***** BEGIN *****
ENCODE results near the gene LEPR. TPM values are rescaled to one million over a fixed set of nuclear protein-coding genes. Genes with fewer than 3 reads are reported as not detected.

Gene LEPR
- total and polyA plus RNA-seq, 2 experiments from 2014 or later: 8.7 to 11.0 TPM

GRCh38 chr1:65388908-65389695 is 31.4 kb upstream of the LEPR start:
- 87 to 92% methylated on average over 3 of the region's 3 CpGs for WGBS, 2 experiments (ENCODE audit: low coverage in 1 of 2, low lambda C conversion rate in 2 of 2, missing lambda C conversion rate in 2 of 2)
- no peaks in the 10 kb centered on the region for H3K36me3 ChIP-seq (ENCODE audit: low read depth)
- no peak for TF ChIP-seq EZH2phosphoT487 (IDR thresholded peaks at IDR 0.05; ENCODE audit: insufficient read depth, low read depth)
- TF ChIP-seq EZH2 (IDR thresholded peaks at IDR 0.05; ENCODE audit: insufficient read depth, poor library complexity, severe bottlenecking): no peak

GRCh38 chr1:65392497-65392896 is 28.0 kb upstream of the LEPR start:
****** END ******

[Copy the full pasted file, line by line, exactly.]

ENCODE results near the gene LEPR. TPM values are rescaled to one million over a fixed set of nuclear protein-coding genes. Genes with fewer than 3 reads are reported as not detected.

Gene LEPR
- total and polyA plus RNA-seq, 2 experiments from 2014 or later: 8.7 to 11.0 TPM

GRCh38 chr1:65388908-65389695 is 31.4 kb upstream of the LEPR start:
- 87 to 92% methylated on average over 3 of the region's 3 CpGs for WGBS, 2 experiments (ENCODE audit: low coverage in 1 of 2, low lambda C conversion rate in 2 of 2, missing lambda C conversion rate in 2 of 2)
- no peaks in the 10 kb centered on the region for H3K36me3 ChIP-seq (ENCODE audit: low read depth)
- no peak for TF ChIP-seq EZH2phosphoT487 (IDR thresholded peaks at IDR 0.05; ENCODE audit: insufficient read depth, low read depth)
- TF ChIP-seq EZH2 (IDR thresholded peaks at IDR 0.05; ENCODE audit: insufficient read depth, poor library complexity, severe bottlenecking): no peak

GRCh38 chr1:65392497-65392896 is 28.0 kb upstream of the LEPR start: